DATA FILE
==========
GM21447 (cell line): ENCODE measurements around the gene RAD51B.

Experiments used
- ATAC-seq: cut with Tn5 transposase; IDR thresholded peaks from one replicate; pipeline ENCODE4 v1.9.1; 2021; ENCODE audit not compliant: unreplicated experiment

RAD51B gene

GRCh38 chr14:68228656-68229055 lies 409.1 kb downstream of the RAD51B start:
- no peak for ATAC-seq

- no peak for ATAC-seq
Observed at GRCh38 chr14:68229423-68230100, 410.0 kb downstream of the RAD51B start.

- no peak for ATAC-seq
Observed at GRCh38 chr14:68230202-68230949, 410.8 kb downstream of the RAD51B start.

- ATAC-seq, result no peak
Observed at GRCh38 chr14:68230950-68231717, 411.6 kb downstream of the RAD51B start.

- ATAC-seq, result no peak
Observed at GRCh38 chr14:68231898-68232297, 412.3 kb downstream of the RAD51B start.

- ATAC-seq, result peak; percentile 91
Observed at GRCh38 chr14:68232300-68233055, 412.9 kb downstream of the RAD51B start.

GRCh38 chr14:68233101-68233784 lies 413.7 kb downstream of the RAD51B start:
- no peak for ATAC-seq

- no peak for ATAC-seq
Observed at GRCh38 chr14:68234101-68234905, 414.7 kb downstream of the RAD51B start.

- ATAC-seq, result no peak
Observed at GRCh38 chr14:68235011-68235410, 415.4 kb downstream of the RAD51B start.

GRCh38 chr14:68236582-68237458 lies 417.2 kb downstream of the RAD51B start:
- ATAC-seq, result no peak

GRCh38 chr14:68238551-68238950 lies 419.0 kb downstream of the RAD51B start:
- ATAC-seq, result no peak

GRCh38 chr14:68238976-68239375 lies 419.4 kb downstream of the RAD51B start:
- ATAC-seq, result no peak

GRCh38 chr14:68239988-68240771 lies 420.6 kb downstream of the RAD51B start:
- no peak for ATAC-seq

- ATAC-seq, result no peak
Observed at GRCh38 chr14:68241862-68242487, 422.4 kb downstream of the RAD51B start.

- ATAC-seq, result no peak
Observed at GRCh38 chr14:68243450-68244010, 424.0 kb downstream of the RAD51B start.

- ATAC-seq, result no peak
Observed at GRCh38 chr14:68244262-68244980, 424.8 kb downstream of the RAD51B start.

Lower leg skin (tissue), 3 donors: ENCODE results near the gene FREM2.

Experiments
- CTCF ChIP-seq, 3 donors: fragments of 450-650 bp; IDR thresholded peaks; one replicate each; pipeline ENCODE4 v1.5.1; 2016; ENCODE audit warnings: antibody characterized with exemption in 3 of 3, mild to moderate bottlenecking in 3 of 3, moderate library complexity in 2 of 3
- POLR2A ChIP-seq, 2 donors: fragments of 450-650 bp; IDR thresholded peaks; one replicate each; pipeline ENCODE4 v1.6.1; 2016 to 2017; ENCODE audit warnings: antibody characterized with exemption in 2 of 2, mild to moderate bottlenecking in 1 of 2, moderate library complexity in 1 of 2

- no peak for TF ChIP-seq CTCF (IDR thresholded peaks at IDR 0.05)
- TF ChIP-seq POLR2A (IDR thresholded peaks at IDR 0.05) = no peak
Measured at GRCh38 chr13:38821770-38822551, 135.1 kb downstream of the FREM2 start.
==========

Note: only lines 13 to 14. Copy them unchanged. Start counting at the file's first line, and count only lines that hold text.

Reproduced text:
- ATAC-seq, result no peak
Observed at GRCh38 chr14:68231898-68232297, 412.3 kb downstream of the RAD51B start.